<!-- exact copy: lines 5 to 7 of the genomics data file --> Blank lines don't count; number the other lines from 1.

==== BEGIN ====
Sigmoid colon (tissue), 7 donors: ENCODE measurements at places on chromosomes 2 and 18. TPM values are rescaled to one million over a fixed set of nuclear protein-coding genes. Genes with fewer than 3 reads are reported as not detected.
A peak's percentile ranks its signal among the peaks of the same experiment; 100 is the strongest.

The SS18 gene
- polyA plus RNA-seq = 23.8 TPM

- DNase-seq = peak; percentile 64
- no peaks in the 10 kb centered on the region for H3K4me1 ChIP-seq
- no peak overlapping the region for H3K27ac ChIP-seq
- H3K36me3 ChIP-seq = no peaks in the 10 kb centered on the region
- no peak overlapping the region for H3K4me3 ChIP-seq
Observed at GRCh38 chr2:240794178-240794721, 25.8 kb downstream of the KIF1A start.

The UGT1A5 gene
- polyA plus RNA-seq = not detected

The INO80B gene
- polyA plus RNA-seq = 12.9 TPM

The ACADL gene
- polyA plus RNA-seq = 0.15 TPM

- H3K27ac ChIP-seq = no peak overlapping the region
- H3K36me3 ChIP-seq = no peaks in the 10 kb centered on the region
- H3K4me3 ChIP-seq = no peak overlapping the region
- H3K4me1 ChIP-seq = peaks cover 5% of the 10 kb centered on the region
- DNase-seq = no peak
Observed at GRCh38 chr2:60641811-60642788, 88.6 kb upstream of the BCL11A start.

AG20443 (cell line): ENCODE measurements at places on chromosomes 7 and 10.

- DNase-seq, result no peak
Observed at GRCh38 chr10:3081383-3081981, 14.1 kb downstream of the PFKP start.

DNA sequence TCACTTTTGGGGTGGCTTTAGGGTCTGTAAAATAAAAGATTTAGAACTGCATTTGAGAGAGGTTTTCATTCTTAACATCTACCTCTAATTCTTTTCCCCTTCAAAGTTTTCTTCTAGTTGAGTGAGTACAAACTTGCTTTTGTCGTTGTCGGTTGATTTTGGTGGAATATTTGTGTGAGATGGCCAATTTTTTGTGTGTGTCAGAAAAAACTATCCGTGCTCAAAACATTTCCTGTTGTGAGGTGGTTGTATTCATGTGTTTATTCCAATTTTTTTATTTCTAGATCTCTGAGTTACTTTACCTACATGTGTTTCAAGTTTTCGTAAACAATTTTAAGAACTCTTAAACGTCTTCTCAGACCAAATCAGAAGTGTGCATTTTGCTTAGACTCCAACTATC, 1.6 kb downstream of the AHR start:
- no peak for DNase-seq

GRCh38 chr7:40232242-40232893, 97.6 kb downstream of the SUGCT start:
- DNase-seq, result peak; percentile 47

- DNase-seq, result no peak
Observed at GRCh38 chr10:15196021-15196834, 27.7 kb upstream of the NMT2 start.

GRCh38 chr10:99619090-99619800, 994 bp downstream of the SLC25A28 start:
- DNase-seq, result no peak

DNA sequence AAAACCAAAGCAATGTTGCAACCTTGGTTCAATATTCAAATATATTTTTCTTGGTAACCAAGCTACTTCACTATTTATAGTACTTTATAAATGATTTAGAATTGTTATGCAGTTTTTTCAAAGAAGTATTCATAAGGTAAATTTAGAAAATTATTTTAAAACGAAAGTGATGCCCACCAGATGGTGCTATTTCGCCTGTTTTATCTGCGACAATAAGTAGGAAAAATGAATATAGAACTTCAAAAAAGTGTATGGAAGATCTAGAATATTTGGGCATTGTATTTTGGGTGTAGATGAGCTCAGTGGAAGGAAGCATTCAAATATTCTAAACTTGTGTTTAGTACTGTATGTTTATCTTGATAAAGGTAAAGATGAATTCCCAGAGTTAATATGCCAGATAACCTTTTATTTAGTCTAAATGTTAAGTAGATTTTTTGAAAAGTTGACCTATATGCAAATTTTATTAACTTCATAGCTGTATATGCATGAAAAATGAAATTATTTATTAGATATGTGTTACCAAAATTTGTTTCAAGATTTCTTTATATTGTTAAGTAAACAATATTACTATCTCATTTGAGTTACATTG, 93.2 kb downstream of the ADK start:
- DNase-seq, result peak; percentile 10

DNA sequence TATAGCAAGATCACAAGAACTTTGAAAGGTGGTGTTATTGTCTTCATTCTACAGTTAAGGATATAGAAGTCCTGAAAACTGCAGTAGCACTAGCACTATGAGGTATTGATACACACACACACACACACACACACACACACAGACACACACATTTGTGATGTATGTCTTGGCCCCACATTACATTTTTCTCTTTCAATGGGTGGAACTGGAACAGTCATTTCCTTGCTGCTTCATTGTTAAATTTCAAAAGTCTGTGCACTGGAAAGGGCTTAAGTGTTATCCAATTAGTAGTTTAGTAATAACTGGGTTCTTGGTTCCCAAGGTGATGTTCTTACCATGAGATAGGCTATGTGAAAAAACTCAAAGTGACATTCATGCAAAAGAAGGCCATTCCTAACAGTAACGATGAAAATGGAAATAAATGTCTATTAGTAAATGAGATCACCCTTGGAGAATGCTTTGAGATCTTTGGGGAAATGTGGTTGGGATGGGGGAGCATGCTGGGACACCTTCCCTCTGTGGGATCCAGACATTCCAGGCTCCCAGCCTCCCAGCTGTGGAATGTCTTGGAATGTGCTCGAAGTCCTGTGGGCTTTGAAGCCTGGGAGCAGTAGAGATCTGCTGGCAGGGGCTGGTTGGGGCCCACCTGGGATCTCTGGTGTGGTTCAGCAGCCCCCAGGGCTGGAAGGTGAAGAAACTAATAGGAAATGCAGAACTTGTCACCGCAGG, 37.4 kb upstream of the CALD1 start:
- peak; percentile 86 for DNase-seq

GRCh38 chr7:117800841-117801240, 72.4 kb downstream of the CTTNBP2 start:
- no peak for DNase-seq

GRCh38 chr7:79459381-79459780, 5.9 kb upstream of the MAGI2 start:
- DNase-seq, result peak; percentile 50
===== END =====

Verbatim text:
- DNase-seq = peak; percentile 64
- no peaks in the 10 kb centered on the region for H3K4me1 ChIP-seq
- no peak overlapping the region for H3K27ac ChIP-seq